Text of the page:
I’m a fan of the Pinball 2000 (P2K) games released by Williams and I’m excited to now be working on one – especially since it’s my own. I have a little bit of down time while waiting for the Harley CPU board, so decided to keep my hands dirty and continue tinkering. The next machine to get a rebuild is a Star Wars Episode One. It was released mid 1999 and is the very last game to be made by Williams before they sadly closed. Interestingly, you can (or at least could) buy conversion kits for this and Revenge from Mars – meaning you could run both games in the same cabinet by swapping playfields, ROM’s and shooter assembly. It’s a bit of a manual process to swap them, but still nice to have two games taking up the one spot. There were sadly only two P2K machines made (with a couple more planned – Wizard Blocks and Playboy) and it’s a shame they were not able to continue with them. I feel they are very underrated! There isn’t much wrong with the game that needs to be sorted out. It mostly just needs the assemblies serviced and some cosmetic improvements. I’ll be doing my usual rebuild of all assemblies and cleaning, along with some presentation fixes too. Time to get started!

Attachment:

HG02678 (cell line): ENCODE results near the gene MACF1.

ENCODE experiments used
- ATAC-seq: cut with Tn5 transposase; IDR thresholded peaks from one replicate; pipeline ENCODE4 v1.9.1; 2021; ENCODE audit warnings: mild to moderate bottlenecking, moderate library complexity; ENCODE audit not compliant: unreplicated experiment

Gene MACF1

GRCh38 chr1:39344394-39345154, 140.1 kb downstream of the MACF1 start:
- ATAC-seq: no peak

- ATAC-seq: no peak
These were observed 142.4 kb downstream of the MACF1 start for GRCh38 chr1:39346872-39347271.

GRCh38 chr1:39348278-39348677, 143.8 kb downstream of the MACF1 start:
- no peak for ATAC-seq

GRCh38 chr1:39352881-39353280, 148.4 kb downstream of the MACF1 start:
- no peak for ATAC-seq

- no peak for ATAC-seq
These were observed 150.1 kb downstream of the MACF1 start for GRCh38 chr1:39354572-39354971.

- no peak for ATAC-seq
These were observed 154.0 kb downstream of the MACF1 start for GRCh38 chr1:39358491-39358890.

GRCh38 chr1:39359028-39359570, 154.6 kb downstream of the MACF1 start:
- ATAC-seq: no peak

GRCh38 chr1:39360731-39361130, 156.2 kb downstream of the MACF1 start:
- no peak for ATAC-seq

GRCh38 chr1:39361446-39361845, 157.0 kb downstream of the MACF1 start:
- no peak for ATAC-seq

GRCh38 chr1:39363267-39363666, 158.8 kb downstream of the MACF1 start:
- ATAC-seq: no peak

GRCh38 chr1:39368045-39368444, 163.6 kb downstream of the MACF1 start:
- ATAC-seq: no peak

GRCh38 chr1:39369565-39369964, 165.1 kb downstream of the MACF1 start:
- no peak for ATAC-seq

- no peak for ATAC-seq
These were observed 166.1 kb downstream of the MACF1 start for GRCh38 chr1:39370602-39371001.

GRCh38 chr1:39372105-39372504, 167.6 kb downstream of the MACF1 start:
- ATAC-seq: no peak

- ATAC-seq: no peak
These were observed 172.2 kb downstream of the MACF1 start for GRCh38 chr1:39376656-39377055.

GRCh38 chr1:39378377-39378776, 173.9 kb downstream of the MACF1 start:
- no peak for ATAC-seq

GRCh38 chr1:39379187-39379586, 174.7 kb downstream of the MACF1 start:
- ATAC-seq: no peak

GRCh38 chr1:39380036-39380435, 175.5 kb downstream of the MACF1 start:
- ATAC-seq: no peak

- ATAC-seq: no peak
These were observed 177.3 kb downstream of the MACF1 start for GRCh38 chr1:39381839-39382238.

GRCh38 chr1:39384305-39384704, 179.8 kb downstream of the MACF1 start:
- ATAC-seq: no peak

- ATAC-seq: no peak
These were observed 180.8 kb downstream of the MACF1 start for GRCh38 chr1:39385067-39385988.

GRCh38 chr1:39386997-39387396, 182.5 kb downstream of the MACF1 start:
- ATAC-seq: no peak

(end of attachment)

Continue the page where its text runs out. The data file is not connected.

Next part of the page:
All posts tagged upgrade
I’ve been so busy lately working on other peoples machines, I decided to set aside a few hours this week to work through a few “to do” items on my own games. One of the things I’ve been really looking forward to doing is installing the Aux flipper switch upgrade board to my BoP 2.0. What is this? At present, when you’re in the profile menus or video mode, where the flippers would be disabled in modern DMD games, they are still enabled in BoP 2.0. So as you play the video mode, the flippers are still flipping away when you press the buttons. Scott Danesi created a small upgrade board which hooks in to two extra switches on the P-ROC board (CPU board supplied with the BoP 2.0 kit) and allows the flippers to be disabled while still registering presses. The kit is really straight forward and can be installed by anyone.